• Tips for optimizing content for different social media channels based on research(will draw from these resources)Tips for Optimizing Content for Twitterhttp://www.buddymedia.com/newsroom/2012/06/buddy-media-twitter-tweeting-best-practices/Tweeting during the day is the way to go. Tweets during "busy hours" (8AM-7PM) receive 30% higher engagement than Tweets published outside that time frame. This includes Tweets published on Saturday and Sunday.Use hashtags, but don't overdo it. Tweets with hashtags receive two times more engagement than those without hashtags. But going overboard has a negative impact. Tweets with one or two hashtags receive 21% higher engagement than those with three or more hashtags. Using more than two hashtags actually leads to a 17% drop in engagement.
  • Use Worksheet With InstructionsA table of four people will sit down and brainstorm an editorial calendar for the month of September. These are the fish in the in the fishbowl. Everyone else will gather around and watch the fish. One volunteer for a peer assist in fleshing out editorial calendar for the month of September. Three volunteers to help with brainstorming to start. Anyone who is observing can tap anyone in the inner circle anytime and take their seat and participate. Work on coming up with an editorial calendar for the month of September. Some suggested steps:Volunteer getting assistance: Describe your editorial goals and target audienceFill in the “news hooks,” - What events, holidays, campaigns, or other activities are coming up that your audience will be paying attention to?What content will you be developing for web site, email, or other non social channels that could be chopped?Where are you curating content from?How do you need to repurpose that content for Facebook or Twitter?Facebook questions:What photos or videos or other visual content can you share? (should be 40-50% of you mix)How can you use the timeline features strategically? What should be highlighted? What should be pinned? Any milestones?Length of posts – When does it make sense to do a “long post” or “short post”Questions: How can you use Where, When, Should, or Would?Timing: Day of the week, Time – what works best for your audience?Frequency: Do you have at least one post per day?Do you have a mix of created and curated content? Twitter questions:Do you have at least four tweets per day?Keep them 120 characters or lessUse hashtags, but don’t over useCurate links to get a higher re-tweet rateWhere can you use “evergreen” content or newsjacking?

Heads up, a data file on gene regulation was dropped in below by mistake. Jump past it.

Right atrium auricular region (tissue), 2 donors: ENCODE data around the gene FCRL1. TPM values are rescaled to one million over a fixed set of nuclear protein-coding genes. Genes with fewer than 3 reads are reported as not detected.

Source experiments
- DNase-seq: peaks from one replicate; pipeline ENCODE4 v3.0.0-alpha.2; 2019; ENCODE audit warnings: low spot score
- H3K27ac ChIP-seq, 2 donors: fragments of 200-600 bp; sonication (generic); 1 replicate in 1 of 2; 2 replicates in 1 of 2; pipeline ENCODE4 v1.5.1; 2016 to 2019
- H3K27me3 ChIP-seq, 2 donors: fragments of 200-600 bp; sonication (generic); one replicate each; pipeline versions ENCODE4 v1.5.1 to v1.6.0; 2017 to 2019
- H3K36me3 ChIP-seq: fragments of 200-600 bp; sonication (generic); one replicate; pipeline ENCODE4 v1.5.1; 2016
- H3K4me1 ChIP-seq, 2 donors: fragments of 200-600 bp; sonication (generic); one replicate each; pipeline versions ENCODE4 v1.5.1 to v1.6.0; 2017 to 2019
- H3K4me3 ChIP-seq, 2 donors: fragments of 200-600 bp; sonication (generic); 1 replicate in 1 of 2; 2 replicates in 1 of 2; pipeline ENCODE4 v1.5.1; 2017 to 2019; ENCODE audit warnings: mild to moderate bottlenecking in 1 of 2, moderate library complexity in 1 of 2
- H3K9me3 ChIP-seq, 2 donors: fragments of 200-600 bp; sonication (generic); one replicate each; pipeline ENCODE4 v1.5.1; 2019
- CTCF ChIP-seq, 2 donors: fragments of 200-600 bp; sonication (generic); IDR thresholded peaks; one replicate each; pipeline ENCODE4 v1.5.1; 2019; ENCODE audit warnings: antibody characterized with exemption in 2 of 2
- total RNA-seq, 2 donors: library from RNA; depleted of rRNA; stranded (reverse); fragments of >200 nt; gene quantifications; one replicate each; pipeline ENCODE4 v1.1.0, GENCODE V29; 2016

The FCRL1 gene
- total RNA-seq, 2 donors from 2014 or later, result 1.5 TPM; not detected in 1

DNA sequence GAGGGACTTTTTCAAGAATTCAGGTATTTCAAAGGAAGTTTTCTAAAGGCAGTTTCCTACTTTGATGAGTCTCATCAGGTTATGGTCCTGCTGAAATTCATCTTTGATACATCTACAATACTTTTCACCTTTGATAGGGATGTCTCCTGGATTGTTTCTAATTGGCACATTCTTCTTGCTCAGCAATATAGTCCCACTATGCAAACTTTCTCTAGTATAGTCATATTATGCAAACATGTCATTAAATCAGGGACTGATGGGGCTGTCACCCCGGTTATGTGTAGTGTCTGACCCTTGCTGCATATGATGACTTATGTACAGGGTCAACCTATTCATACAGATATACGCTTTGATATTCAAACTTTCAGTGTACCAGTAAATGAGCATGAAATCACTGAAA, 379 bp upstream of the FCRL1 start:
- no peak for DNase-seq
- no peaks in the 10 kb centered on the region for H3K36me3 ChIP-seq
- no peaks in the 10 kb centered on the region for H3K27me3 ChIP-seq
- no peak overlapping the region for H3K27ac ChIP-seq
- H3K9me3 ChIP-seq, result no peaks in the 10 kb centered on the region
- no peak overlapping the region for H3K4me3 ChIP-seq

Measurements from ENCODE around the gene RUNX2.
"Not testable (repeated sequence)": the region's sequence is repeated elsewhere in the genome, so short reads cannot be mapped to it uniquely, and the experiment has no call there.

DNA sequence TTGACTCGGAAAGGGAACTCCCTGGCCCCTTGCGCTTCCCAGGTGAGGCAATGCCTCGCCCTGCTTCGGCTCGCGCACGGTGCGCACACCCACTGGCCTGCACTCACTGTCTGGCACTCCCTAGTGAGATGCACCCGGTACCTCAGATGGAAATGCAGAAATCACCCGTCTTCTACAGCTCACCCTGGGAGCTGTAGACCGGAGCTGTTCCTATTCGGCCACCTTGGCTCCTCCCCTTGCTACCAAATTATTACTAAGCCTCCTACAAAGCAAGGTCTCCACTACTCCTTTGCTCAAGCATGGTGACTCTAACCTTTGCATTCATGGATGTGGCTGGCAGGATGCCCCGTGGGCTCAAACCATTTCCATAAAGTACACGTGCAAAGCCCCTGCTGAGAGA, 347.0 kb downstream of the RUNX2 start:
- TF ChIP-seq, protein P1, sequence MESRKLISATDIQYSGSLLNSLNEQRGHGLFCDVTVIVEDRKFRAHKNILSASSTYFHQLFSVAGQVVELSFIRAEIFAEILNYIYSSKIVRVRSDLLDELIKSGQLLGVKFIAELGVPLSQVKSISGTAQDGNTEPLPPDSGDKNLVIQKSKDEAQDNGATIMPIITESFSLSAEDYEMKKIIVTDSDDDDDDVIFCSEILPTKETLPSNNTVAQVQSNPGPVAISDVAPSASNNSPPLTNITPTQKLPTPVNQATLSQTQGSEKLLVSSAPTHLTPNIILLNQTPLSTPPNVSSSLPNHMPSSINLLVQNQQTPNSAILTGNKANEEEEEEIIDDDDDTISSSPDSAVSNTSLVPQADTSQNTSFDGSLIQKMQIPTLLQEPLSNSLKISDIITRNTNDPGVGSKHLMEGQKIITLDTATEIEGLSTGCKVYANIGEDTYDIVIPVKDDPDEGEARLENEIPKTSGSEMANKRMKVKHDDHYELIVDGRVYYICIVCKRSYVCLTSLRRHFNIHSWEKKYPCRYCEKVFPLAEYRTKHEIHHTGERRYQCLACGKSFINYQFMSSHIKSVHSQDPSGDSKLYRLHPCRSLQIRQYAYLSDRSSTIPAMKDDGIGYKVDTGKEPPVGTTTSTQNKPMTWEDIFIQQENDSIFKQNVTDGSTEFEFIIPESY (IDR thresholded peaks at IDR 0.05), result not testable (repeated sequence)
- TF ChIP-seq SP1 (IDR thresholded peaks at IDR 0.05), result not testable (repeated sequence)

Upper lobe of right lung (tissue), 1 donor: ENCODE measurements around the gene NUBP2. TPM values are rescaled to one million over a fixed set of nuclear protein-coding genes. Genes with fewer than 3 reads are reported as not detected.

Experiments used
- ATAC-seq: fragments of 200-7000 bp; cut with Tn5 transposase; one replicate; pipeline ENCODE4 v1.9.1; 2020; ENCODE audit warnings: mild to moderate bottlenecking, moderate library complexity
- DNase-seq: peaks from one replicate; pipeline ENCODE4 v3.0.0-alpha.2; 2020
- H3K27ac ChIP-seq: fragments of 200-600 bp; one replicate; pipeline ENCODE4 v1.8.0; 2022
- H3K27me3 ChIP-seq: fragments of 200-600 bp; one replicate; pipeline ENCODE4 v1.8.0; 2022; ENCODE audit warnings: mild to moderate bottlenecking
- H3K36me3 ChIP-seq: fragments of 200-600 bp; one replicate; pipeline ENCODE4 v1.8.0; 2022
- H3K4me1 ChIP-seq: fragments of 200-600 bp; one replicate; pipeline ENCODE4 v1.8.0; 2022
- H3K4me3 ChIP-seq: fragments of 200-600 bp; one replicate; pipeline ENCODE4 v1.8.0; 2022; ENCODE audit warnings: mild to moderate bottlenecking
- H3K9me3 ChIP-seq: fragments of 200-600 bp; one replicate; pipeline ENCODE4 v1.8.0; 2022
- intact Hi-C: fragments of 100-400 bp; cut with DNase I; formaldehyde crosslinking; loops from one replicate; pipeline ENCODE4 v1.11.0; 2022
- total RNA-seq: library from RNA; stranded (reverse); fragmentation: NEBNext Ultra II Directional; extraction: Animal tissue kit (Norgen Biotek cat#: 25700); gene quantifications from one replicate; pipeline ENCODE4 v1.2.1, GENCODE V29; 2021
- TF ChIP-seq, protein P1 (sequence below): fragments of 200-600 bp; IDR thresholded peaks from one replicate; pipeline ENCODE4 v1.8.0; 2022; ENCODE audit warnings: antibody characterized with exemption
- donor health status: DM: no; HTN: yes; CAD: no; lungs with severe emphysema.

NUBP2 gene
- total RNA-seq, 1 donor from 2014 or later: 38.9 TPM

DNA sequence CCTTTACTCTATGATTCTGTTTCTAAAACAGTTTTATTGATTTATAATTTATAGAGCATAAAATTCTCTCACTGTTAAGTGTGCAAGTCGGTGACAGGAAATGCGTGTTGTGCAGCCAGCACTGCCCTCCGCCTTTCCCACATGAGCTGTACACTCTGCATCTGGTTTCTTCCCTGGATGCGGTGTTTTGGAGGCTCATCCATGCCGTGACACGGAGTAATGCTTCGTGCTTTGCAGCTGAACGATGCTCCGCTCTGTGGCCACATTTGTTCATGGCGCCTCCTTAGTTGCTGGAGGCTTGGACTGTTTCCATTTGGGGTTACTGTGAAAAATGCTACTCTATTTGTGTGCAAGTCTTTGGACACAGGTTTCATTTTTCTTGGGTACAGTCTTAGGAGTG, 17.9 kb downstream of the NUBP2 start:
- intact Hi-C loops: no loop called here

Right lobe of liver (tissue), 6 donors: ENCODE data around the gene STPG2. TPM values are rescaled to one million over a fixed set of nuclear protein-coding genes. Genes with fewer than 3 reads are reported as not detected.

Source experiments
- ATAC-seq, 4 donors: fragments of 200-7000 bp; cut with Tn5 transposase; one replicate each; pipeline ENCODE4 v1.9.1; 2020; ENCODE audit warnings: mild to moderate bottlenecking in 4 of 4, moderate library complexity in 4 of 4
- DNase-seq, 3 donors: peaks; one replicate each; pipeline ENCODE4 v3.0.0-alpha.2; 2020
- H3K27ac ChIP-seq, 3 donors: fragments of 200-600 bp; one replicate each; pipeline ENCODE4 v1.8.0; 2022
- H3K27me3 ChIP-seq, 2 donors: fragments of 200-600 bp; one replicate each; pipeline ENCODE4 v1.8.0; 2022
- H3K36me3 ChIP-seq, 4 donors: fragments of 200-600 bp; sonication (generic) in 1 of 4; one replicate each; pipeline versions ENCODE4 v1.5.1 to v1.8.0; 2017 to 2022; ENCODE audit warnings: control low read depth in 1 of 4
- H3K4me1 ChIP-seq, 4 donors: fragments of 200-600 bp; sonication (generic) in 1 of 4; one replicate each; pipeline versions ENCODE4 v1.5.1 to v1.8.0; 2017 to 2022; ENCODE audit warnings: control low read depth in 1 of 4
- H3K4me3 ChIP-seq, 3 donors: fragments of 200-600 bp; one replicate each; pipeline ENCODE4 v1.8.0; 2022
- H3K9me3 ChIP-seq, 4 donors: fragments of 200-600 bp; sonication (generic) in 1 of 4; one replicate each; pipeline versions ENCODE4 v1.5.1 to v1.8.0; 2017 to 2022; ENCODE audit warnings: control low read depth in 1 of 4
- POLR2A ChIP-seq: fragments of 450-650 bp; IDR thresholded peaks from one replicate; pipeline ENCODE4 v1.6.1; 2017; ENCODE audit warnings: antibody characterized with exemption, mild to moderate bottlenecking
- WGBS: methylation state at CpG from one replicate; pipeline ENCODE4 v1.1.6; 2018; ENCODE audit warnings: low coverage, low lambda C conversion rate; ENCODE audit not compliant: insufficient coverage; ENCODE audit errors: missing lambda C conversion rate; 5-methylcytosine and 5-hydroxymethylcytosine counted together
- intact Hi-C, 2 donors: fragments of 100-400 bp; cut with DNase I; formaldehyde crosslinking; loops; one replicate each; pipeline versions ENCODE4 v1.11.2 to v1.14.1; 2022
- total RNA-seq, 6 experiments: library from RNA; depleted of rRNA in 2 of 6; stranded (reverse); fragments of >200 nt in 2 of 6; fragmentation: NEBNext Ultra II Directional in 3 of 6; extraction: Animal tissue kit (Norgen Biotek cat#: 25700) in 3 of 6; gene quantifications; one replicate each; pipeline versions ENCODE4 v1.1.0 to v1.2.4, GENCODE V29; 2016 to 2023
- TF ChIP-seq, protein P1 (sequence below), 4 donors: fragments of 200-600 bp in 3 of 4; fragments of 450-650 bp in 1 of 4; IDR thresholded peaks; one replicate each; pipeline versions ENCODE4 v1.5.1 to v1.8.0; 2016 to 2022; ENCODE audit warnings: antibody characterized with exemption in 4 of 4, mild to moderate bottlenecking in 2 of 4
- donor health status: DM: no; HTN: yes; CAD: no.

• Working SMARTer on Your PlatformHow can you optimize your time and increase impact? Beth Kanter will talk about some best practices for increasing your social media reach on Twitter and Facebook, and you’ll have an opportunity to try out these new strategies. 
  • Working SMARTer on Your PlatformHow can you optimize your time and increase impact? Beth Kanter will talk about some best practices for increasing your social media reach on Twitter and Facebook, and you’ll have an opportunity to try out these new strategies. Content DeliveryThe Twitter Work Flow: How To Save Time and Be EffectiveThe Facebook Work Flow: How To Save Time and Be Effective http://blog.summify.com/2011/12/20/how-to-be-awesome-on-social-media-in-20-minutes-a-day/  Hands-On Exercises Will set up 4-5 five small groups – each one will get practice a technique with their laptops. Then we will do a standing debrief by walking around to each table and having them show off what they did.  Twitter Practicing: Setting Up Lists – Based on target audiencesFacebook Practicing: Liking other similar pages – based on target audiencesExplore Scheduling Apps for Twitter like BufferApps and Facebook scheduled posts.